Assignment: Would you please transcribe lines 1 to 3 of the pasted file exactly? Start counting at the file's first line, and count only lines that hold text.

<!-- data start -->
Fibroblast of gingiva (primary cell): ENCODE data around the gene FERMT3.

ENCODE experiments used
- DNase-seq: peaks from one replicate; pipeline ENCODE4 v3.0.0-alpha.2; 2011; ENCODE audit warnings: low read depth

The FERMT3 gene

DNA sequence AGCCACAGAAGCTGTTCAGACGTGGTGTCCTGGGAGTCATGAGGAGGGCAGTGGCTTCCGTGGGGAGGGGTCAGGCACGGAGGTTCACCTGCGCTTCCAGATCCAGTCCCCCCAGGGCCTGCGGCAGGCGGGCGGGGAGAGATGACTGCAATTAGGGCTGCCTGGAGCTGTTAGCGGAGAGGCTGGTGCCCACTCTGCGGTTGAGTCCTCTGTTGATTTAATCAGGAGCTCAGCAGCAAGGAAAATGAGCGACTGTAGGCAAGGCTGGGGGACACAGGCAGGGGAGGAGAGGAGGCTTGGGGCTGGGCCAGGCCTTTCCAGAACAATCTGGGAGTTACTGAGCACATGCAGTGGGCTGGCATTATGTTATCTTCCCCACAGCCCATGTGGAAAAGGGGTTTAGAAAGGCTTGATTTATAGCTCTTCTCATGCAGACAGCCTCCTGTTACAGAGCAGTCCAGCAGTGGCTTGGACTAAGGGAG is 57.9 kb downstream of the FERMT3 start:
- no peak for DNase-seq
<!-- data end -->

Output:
Fibroblast of gingiva (primary cell): ENCODE data around the gene FERMT3.

ENCODE experiments used
- DNase-seq: peaks from one replicate; pipeline ENCODE4 v3.0.0-alpha.2; 2011; ENCODE audit warnings: low read depth